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In chemistry the descriptor vicinal (from Latin vicinus = neighbor), abbreviated vic, describes any two functional groups bonded to two adjacent carbon atoms (i.e., in a 1,2-relationship). For example, the molecule 2,3-dibromobutane carries two vicinal bromine atoms and 1,3-dibromobutane does not. Mostly, the use of the term vicinal is restricted to two identical functional groups.

Likewise in a gem-dibromide the prefix gem, an abbreviation of geminal, signals that both bromine atoms are bonded to the same atom (i.e., in a 1,1-relationship). For example, 1,1-dibromobutane is geminal. While comparatively less common, the term hominal has been suggested as a descriptor for groups in a 1,3-relationship.[1]

Comparison of geminal with vicinal and isolated substitution patterns.
Alkane Geminal vicinal isolated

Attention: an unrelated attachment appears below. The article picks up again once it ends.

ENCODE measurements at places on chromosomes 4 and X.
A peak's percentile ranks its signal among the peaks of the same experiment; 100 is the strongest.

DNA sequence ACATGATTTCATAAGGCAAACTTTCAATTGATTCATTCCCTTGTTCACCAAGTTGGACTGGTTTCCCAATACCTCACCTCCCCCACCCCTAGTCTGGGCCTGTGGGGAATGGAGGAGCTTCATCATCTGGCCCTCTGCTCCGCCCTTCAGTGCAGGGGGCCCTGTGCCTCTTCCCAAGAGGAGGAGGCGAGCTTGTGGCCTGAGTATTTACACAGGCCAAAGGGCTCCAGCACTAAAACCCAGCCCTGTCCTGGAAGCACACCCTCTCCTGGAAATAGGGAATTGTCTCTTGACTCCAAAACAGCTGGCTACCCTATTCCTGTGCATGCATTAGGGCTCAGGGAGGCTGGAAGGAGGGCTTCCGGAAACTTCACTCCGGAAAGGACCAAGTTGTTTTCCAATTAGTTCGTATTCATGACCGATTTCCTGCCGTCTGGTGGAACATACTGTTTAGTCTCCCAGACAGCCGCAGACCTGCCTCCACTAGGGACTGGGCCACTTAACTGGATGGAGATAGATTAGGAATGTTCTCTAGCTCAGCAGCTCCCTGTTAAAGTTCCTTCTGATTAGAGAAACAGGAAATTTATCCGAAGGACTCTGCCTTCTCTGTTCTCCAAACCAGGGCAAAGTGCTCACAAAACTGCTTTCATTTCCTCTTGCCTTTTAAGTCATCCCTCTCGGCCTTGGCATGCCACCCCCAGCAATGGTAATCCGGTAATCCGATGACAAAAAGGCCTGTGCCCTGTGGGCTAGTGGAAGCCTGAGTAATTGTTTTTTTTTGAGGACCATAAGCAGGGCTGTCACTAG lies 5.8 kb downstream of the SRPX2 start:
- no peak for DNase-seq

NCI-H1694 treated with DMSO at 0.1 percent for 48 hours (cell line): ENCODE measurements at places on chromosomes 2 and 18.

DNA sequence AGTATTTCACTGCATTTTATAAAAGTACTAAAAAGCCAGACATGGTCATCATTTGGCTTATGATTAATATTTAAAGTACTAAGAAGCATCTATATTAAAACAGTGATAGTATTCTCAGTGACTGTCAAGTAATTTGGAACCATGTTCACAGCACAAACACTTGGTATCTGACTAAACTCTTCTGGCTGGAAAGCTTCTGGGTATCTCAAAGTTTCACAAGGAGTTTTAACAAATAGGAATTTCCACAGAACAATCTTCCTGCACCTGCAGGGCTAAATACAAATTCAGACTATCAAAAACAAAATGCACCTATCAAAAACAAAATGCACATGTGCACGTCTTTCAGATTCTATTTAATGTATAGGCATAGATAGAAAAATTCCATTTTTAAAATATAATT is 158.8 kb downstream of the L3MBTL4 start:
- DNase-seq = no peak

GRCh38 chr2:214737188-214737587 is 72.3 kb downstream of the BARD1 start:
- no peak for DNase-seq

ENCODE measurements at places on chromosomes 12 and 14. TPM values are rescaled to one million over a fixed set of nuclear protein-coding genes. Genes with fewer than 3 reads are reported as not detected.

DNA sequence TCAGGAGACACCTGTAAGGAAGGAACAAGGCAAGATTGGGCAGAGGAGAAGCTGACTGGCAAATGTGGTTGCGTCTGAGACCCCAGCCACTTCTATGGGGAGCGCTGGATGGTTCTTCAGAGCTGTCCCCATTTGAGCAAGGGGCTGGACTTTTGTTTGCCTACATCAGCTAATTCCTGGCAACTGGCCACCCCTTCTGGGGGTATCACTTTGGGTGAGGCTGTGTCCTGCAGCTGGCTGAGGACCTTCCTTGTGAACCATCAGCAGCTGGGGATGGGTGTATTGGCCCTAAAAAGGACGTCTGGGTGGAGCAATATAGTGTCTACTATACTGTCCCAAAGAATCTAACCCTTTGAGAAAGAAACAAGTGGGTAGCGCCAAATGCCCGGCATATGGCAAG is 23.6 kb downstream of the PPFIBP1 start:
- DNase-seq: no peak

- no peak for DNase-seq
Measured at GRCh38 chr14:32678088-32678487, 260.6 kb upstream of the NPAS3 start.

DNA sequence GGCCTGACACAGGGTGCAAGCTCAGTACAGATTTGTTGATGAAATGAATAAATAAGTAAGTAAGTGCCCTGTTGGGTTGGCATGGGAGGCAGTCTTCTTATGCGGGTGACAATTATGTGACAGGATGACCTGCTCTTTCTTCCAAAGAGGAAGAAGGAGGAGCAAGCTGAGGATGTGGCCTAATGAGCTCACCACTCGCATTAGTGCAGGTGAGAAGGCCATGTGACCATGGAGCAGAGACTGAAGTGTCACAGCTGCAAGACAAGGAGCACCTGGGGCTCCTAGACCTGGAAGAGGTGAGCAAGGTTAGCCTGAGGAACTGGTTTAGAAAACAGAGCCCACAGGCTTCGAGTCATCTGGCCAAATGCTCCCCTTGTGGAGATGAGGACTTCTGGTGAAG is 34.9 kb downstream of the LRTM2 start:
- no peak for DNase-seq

Methane Methan Lewis.svg Geminal-Methan14052012.svg not existing not existing
Ethane Unsubstituiert-ethan-14052012.svg Geminal-ethan-14052012.svg Vicinal-ethan-14052012.svg not existing
Propane Propan Lewis.svg Geminal-propan2-14052012.svg Vicinal-propan-14052012.svg Isoliert-propan-14052012.svg
Substituents on selected dibromoalkanes labeled red.

Like other such descriptors as syn, anti, exo or endo, the description vicinal helps explain how different parts of a molecule are related to each other either structurally or spatially. The vicinal adjective is sometimes restricted to those molecules with two identical functional groups. The term can also be extended to substituents on aromatic rings.

1H NMR spectroscopyEdit

In 1H NMR spectroscopy, the coupling of two hydrogen atoms on adjacent carbon atoms is called vicinal coupling. The vicinal coupling constant is referred to as 3J because the hydrogen atoms couple through three bonds. Depending on the other substituents, the vicinal coupling constant assumes values between 0 and +20 Hz.[2] The dependence of the vicinal coupling constant on the dihedral angle   is described by the Karplus relation.

See alsoEdit


  1. ^ Nickon, Alex; Silversmith, Ernest F. (1987). Organic Chemistry: The Name Game. New York: Pergamon Press. ISBN 0-08-034481-X. 
  2. ^ D. H. Williams, I. Fleming: Strukturaufklärung in der organischen Chemie; Eine Einführung in die spektroskopischen Methoden, 6. überarbeitete Auflage, Georg Thieme Verlag, Stuttgart 1991, S. 105.